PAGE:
Tuesday, May 22, 2007

Monday 21st May


9 20.716 N
79 54.555 W

Today we sat waiting. The admeasurer was supposed to be coming out to measure our boat and fill out the paperwork needed for us to transit the canal. We were told that he would be coming out to the boat between 09.00hrs and 12.00hrs. So we sat and waited. It was humid and uncomfortable but we put up with it as we were going to be tied up in the marina in the afternoon with the promise of air conditioning and water plumbed into the boat – luxury! At 11.45 hrs our agent called us on the VHF and told us that the admeasurer had cancelled us for the day and rescheduled us for tomorrow – all that waiting for nothing! We told the agent that we were going to be tying up in the marina very shortly and he arranged to meet us there. We hauled in the anchor which was covered in thick gooey mud; luckily it washed off a lot easier than the stuff in Luperon, and proceeded to motor into the marina. We were allocated a slip which was on the T junction of the first dock, behind a 44 foot French, Swan design boat which had a beautiful bright red paint job (bet it goes faster than all the other boats because of its colour!) We drew up alongside and I was about to leap off on to the dock with the lines when a man appeared and caught them for me, tying us up to the rusting cleats. We very quickly got the power cord plugged in, unfortunately the power outlet is only 15 amps and we really need 30 amps to run the fridge, freezer, air conditioner and all the power outlets including the battery charger. Not to worry we could manage by alternating the running of the fridge and the air conditioner. The man who caught our lines introduced himself it turned out that this man was our agent – Enrique Plummer. We chatted for a while and handed over our passports and boat papers in order for him to clear us Panama and organize the transit through the canal. It seems like there is a mountain of paperwork attached to each transit and we are glad that Enrique is doing it for us. When we asked about the admeasurer Enrique told us that there was only one working and he was snowed under but he would definitely get us done in the morning BUT we needed to go back out to the flats to anchor so that the admeasurer could do all the boats out there at the same time – it was a small inconvenience. Once we had asked our questions about the paperwork and Enrique had taken our passports away to get the visa stamps (he was going to take them to Panama City rather than the Colon office as it was apparently less traumatic to do so – Colon officers want to physically see the passport owners whereas the Panama City office doesn’t), Gerry and I made our way to the Yacht club bar for lunch. There is a Chinese cook there and he does a good chow mien, it’s much better than his regular meat and vegetable meals. There were a couple of “art and craft” vendors plying their wares in the yacht club, I was keen to buy a couple more of the Brazilian style embroidery pieces, having already brought a few in Colombia I wanted to add to the collection however when I asked they wanted $20 a piece – that was $13 more expensive than the ones I bought in Colombia and I wasn’t sure I could justify the extra dollars. Once we had finished lunch we returned to the boat for an afternoon of scrubbing the decks and then, once the scrubbing was done, watching the rain descend in bucket loads! We had been invited to a 50th birthday bash for an Australian guy on one of the other boats in the Marina, so at the appointed hour we made our way to the bar, bought a drink and joined the smallish group of Antipodeans who were getting stuck into the stories of their sailing (or their beer). There were about 20 of us and after a few beers we all adjourned to the dinning room where someone had arranged for a meal to be served (it turned out to be more Chinese!), along with various bottles of wine and finally birthday cake. As the evening went on, and the antipodean crowd became more lubricated (that’s drunk by any measure), the noise level rose and the jokes and lies became bawdier. Suddenly one of the older gentlemen stood up and offered to entertain us with some “Australian flavour Poetry”, he then proceeded to recite his version of “The Bastard from the bush”, I can’t remember when I last heard so many swear words in a poem or laughed so much at a recitation!. This rendition was closely followed by a Maori “welcome song” sung by a New Zealand school teacher who could just about stand up without falling over. The evening degenerated from there on in, the birthday boy kept pointing his cam corder at everyone throughout the evening – I’m sure it’s a birthday he won’t forget in a hurry!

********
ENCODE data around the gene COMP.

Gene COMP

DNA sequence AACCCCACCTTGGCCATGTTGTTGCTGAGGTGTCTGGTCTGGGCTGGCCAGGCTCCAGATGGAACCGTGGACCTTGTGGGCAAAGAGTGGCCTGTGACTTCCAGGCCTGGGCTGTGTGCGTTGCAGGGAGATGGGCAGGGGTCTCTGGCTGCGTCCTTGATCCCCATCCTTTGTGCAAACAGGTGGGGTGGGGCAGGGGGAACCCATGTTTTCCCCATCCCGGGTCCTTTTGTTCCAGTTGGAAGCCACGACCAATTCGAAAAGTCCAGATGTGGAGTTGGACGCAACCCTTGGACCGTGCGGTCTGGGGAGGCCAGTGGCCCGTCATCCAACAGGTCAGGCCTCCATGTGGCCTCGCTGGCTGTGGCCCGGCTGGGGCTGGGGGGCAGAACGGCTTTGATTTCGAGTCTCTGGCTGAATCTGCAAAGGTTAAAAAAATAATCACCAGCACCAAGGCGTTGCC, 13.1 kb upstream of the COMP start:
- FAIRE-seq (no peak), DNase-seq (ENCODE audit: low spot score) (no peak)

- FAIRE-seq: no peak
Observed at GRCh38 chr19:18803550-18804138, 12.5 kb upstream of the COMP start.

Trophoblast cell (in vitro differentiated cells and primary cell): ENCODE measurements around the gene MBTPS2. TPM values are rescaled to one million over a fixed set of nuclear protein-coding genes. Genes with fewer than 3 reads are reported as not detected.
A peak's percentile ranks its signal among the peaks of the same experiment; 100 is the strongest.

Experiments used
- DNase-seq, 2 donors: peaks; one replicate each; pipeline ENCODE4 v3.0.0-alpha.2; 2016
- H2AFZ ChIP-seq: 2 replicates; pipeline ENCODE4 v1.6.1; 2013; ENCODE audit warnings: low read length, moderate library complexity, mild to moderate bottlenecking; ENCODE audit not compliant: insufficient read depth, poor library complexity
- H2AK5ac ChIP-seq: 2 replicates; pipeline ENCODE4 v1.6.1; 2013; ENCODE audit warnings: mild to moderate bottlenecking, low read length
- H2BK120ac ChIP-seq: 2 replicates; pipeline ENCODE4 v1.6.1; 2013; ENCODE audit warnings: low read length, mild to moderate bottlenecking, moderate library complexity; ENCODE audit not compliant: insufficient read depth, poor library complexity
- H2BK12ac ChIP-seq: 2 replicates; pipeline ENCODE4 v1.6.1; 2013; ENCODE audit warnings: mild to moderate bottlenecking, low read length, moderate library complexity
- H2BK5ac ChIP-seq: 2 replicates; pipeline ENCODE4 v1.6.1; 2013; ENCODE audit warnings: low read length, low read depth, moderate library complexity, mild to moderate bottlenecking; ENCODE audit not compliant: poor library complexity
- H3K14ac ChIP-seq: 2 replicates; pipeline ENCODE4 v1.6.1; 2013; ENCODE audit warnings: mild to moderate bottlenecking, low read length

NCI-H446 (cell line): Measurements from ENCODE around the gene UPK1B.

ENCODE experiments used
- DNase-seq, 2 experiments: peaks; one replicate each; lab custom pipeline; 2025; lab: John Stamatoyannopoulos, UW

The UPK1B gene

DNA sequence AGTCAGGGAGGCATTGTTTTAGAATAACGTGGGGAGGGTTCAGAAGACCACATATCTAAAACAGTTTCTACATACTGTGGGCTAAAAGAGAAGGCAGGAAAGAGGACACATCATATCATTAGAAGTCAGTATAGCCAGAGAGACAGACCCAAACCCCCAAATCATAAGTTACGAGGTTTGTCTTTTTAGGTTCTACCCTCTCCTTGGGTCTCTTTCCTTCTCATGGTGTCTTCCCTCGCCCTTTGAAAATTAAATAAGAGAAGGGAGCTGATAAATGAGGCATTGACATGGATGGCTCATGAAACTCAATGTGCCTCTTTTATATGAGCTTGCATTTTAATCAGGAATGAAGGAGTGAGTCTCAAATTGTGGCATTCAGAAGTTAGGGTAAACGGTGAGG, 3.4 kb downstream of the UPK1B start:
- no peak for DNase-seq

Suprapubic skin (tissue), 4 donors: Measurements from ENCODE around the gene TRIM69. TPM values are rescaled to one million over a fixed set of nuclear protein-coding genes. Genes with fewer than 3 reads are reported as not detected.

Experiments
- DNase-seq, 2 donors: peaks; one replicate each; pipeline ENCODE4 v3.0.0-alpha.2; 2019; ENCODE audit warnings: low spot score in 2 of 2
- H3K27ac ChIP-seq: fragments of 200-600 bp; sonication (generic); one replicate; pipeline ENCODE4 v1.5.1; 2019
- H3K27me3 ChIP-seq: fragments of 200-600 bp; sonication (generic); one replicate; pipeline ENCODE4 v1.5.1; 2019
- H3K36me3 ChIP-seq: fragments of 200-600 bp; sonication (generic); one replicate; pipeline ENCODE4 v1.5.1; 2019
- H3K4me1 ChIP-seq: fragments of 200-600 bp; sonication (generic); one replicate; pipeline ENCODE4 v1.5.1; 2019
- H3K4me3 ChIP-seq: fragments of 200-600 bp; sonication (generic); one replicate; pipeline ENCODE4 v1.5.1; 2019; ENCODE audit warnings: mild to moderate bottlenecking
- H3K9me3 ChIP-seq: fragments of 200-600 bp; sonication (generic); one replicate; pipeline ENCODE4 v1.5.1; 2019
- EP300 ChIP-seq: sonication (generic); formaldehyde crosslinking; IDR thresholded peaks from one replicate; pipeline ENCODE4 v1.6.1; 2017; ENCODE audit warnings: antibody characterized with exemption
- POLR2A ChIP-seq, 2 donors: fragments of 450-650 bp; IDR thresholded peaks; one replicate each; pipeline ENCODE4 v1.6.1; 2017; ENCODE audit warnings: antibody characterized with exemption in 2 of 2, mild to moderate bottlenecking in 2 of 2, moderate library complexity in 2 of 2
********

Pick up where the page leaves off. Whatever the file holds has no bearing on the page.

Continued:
As we listened and laughed along we wondered what Dale and Lorie would have made of this gathering – it was very typically Australian with the exception that the men weren’t at one end of the room whilst the women were at the other. It was bawdy, loud, funny interesting and entertaining, made up of Australians (plus a couple of blow in Kiwis, Pomes and a Yarpie) of all walks of life with one thing in common – we are all nuts – oh no that wasn’t it – we are all on sail boats stuck in Panama! A good time was had by all and we went back to our boat home having met some new and interesting people.There is one thing to say about the dock and that is every time a large boat goes through the channel into the canal it sets up a wake which rocks the boats in the marina quite violently, we didn’t notice the motion when we were out at anchor on the flats but in the marina the motion is quite bad and we needed to have all our fenders out to stop the boat from hitting the dock and causing damage (to the boat – the dock is beyond the damaged point!). We spent the night in air conditioned luxury. Gerry’s sore throat and cold necessitated taking medication prior to going to bed, along with the alcohol he had consumed it made sure that he slept like a log. Happily my sore throat hasn’t developed into anything worse and I’m trying not to share Gerry’s “boy germs”.